Your company’s product usage data is a treasure trove of insights—one that gives you a valuable window into your user’s experience. Unfortunately, most SaaS project and product managers end up drowning in usage data with few ways to sort through it, understand it and use it to enhance their product.
Enter the hero: product usage data analysis. In this article, we dig into the details of product usage and lay out three tips to help you start squeezing the most out of your usage data.
Why is product usage data important?
If your company offers software products, apps or other tools, you’re sitting on a potential gold mine of usage data. Product usage data is information that displays how users navigate your product, how long they interact with features and how they’re using it.
Wondering why this data is so critical?
It shows you what features your user cares to access and what parts of your product they’re neglecting. By digging into exactly how users are moving through your product, it’s easy to pinpoint friction, adjust for a better user experience, reduce churn and skyrocket user satisfaction. That all makes product usage analysis a foundational tool that can inform your most critical decisions at every stage—whether you’re building your product road map, launching a new feature, trying to drive adoption or working to secure buy-in from stakeholders.
With those advantages in mind, here are three tips to help you start harnessing the power of your usage data:
1. Fully understand your product usage data.
Once you instrument your product, and data is streaming in, you’ll have the raw materials to build a masterful product road map and back critical decisions. The trick is understanding how to tap into that user data in a way that reduces your workload but still clearly displays the best paths toward a better product.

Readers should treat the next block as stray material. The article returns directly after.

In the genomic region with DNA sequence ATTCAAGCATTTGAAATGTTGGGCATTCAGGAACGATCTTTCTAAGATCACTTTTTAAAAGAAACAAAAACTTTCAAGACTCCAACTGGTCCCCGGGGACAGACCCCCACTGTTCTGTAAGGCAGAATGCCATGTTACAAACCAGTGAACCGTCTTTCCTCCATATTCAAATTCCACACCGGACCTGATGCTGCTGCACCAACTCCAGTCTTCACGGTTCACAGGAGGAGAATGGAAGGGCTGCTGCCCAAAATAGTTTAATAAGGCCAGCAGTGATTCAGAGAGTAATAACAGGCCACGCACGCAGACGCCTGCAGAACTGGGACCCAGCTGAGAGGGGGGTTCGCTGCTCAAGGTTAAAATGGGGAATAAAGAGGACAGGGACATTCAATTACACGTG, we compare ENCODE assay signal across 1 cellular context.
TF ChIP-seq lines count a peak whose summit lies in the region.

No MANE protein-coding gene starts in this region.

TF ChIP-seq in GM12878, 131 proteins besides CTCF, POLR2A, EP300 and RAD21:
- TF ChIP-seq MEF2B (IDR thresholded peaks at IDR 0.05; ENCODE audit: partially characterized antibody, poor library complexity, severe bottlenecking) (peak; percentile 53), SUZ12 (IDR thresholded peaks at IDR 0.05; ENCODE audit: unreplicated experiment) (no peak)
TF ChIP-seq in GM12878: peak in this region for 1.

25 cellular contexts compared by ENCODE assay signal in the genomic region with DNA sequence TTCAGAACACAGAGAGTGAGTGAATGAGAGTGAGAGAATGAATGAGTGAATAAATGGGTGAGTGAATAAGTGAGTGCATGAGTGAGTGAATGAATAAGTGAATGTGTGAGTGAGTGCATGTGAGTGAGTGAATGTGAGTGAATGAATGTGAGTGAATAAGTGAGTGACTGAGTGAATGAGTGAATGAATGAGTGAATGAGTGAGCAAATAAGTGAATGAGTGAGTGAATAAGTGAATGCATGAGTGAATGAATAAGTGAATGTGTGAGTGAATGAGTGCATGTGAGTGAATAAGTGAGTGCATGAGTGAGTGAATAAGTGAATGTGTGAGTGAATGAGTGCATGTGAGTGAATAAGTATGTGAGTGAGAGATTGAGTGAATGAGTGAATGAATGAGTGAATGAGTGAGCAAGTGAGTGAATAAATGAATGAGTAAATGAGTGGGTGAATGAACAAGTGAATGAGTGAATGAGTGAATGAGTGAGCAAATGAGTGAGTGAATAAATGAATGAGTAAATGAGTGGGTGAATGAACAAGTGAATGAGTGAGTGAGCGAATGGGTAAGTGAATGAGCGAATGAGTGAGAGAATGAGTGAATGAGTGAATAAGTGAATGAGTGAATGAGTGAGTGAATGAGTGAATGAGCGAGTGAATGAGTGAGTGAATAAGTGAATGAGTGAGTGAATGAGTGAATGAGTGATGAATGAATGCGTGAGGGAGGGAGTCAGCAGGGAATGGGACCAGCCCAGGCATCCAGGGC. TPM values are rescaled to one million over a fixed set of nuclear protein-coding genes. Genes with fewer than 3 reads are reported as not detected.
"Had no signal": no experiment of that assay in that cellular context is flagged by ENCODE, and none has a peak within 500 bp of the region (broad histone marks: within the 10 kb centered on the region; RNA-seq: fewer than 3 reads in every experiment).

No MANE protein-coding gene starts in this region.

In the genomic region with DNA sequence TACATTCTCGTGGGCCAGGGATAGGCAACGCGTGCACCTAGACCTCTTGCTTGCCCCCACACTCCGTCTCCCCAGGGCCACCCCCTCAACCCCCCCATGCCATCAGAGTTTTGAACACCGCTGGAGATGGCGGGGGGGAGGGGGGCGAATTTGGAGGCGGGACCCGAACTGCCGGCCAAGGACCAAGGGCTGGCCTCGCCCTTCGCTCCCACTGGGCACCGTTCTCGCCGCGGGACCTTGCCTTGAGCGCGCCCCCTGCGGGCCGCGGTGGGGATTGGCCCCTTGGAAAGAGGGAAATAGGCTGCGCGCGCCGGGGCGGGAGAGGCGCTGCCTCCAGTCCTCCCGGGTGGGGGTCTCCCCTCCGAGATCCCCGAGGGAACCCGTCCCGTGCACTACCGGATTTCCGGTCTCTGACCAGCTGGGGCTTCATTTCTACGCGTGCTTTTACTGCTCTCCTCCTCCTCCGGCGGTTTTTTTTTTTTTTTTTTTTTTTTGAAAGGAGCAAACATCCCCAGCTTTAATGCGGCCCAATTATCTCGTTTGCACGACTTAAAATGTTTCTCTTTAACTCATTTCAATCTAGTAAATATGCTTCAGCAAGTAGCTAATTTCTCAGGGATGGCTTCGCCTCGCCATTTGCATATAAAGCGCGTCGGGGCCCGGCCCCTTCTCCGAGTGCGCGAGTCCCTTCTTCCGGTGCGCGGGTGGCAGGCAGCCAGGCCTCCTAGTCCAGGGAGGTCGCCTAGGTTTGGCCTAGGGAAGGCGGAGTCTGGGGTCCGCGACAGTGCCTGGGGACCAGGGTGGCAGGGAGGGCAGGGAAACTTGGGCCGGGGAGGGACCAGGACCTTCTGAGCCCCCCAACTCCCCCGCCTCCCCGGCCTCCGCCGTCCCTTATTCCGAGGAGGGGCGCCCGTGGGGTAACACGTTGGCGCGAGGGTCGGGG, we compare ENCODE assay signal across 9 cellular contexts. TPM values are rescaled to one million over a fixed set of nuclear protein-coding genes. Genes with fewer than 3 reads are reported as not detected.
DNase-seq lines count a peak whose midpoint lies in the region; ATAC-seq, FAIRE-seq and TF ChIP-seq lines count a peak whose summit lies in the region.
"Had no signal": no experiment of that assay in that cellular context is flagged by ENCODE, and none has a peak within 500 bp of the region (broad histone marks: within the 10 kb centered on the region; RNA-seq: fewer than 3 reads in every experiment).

Here are a few metrics to pay extra attention to when analyzing your product user data:
User and Account-Level Activity
Knowing who is using your product, how they’re using it and at what frequency is prime information as you’re mapping your product road map. To get the most out of data, you’ll want to track the actions your user is taking, but it’s also best to understand how those actions tell a broader story about your user’s journey. For instance, if users are clicking a button at a high frequency, you may want to see if button clicks also lead to higher retention. Zooming in and out on this user activity can back those decisions that have a dramatic positive impact on your product.
There may be golden features sitting within your product that are just waiting to be identified. By drilling into the data and pinpointing these features, you can direct a bigger chunk of users to live training or other paths that encourage adoption—a recipe for driving higher engagement and retention.
As users move through your product, your product’s sticky features capture their attention. These features are reliable engagement drivers that inspire repeat uses. By spotting these sticky features, you’ll be able to see what friction points to clear out of their way and create an even more valuable product road map.